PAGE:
Registration for the popular Mini Canes Recreational Sports Camp at the Herbert Wellness Center begins Monday, February 14. The camp is open to boys and girls ages 6 through 12. Daily activities vary from swimming lessons to arts and crafts. All activities take place inside the Herbert Wellness Center or on the Intramural Field located directly behind the building. The camp runs for four, two-week sessions with the first session starting on Monday, June 13. Before-care and after-care are also available. For more information, call 305-284-8510 or visit www.miami.edu/wellness/camp.

Wellness Education Series
The Herbert Wellness Center is proud to promote healthy living by offering a series of programs on various topics, ranging from fitness and nutrition to stress management. The wellness education series is open to everybody, regardless of membership status. Registration is required prior to participation in any of the programs. Visit the Wellness Enrichment Suite or call 305-284-LIFE(5433) to reserve your place. Click here for the full schedule. Here are some of our upcoming programs in the series:

   
   

Basic Life Support (BLS) for Healthcare Providers (HCP)
Friday, February 11, 11:30 a.m. - 3:30 p.m., Classrooms. The BLS for HCP course covers core materials such as adult and pediatric CPR (including two-rescuer scenarios and use of the bag mask), foreign-body airway obstruction, and automated external defibrillation. This course is for healthcare providers such as EMS personnel, physician assistants, doctors, dentists, nurses, and respiratory therapists who must have a credential card documenting successful completion of a CPR course. Cost: student members - $45, non-student members - $55, non-members - $65.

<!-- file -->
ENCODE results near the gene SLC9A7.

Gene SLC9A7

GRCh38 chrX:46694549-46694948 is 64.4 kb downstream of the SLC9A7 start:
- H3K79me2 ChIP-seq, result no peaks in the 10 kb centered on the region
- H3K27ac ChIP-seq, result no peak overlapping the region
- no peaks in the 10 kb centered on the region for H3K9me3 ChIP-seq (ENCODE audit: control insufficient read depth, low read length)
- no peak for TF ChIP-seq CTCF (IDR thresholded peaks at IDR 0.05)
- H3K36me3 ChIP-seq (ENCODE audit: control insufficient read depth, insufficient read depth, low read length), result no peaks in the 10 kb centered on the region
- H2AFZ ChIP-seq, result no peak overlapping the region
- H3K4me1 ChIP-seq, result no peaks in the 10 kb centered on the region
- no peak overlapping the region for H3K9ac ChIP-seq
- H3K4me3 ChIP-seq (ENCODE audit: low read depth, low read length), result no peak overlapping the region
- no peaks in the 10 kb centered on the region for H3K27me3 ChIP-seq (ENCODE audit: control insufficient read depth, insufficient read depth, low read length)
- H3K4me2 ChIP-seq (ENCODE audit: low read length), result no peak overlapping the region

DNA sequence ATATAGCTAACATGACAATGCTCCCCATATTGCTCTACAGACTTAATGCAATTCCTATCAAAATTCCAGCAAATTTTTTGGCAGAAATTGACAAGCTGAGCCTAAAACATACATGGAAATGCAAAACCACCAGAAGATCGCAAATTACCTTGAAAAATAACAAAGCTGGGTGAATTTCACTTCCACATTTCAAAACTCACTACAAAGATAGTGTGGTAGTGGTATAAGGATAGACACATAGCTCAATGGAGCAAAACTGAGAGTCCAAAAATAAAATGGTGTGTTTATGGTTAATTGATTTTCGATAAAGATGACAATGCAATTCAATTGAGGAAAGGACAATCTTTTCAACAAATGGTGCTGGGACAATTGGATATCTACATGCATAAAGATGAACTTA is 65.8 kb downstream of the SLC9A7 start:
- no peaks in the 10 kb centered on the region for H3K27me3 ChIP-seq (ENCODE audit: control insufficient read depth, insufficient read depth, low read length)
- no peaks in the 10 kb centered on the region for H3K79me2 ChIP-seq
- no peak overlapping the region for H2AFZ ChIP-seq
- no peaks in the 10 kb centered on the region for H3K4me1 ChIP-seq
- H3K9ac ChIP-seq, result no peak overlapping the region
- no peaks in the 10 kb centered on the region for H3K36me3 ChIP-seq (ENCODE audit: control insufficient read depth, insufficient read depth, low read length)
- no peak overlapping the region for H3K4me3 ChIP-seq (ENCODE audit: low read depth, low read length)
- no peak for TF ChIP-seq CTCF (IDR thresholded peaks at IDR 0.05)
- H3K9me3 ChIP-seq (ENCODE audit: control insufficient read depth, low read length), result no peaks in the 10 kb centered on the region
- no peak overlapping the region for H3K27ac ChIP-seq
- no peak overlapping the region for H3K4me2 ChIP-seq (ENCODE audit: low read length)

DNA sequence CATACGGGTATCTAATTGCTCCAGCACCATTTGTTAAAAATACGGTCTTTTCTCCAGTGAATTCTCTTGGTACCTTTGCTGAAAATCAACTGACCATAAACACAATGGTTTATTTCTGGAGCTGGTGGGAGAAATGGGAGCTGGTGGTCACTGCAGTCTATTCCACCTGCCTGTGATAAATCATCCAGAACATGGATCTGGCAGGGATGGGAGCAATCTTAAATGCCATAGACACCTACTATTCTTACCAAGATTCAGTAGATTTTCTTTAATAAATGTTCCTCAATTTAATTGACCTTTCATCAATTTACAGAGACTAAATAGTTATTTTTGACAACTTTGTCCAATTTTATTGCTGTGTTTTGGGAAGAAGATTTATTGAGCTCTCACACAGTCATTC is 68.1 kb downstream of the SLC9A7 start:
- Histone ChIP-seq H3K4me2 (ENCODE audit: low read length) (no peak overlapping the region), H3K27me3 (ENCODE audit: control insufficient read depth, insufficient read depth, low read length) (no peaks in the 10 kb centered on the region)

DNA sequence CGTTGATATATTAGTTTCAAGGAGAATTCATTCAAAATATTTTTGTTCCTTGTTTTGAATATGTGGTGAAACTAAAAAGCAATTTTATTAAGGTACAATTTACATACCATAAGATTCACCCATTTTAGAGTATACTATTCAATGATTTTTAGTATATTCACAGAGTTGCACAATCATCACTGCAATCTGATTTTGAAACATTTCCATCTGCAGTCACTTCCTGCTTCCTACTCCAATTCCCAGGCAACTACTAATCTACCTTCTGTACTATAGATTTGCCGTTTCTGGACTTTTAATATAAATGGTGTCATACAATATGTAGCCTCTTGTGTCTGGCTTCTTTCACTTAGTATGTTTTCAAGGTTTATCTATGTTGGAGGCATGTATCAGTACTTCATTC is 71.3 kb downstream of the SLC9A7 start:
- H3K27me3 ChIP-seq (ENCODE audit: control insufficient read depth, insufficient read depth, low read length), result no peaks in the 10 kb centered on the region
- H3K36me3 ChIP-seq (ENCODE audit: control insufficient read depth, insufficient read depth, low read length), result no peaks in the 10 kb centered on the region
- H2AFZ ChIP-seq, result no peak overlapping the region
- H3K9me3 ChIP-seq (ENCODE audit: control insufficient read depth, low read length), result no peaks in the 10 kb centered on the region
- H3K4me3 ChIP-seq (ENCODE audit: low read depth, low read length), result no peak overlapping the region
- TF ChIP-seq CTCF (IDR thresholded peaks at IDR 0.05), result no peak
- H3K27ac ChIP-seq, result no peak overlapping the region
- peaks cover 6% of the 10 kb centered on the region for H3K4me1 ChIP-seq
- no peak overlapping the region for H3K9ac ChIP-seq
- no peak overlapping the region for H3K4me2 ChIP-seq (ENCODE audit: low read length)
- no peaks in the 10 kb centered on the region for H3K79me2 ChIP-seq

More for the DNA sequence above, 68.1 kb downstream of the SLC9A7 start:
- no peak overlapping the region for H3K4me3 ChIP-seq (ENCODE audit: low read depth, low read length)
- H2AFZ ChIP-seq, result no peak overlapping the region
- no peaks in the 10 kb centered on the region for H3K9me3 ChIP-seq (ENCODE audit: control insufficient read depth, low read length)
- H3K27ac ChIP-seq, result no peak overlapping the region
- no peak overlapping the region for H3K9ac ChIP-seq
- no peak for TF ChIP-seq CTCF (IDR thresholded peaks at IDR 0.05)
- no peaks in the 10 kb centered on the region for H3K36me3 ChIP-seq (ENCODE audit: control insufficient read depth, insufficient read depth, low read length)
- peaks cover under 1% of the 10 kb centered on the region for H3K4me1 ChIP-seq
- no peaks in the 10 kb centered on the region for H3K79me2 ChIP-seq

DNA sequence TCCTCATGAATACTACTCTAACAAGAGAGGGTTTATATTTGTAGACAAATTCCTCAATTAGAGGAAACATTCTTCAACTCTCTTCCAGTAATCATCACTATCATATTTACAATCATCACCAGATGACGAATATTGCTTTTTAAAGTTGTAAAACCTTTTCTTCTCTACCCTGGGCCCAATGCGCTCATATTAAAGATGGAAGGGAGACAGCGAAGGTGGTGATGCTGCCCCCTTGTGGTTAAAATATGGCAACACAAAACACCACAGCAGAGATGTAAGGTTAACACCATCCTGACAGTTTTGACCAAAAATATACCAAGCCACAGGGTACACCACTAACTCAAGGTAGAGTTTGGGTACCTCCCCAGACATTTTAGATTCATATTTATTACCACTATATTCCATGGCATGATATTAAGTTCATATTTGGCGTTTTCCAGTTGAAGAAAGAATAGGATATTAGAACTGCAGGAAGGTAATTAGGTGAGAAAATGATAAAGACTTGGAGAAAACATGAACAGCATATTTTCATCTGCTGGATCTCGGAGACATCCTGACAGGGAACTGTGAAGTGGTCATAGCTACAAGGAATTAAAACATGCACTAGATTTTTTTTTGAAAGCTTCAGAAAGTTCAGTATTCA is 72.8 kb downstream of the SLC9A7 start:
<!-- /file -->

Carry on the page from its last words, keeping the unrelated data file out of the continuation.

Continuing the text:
Heartsaver CPR with AED
Tuesday, February 15, 5:30 p.m. - 7:30 p.m., Classrooms. The HS AED course teaches CPR, AED use, and relief of choking in adults, children, and infants, as well as the use of barrier devices for all ages. (Optional: Infant CPR with mask and choking). Cost: student members - $20, non-student members - $30, non-members - $40.

Cooking Class - Sandwiches, Wraps, and Paninis
Wednesday, February 16, 6:30 p.m. - 8:30 p.m., Chef Lori, Instructional Kitchen. Tired of the same old ideas? Join us as we make a Turkey and Tomato Panini with a Parmesan Basil Spread. Seasoned, toasty panko adds texture and tangy Greek yogurt jazz up our Crispy Fish Sandwiches with Herb Roumelade. Mashed white beans, creamy avocado, sharp cheddar, and a crunchy slaw fill a delicious South of the Border Wrap. Finally, sandwiches are not limited to savory flavors...picture a carrot cake in a cookie format and you will have Inside-Out Carrot Cake Cookies, cream cheese filling included! Cost (including demonstration, recipes, and food tasting): student and non-student members - $20, non-members - $25.

Cooking Class - Thai Cuisine, Part 2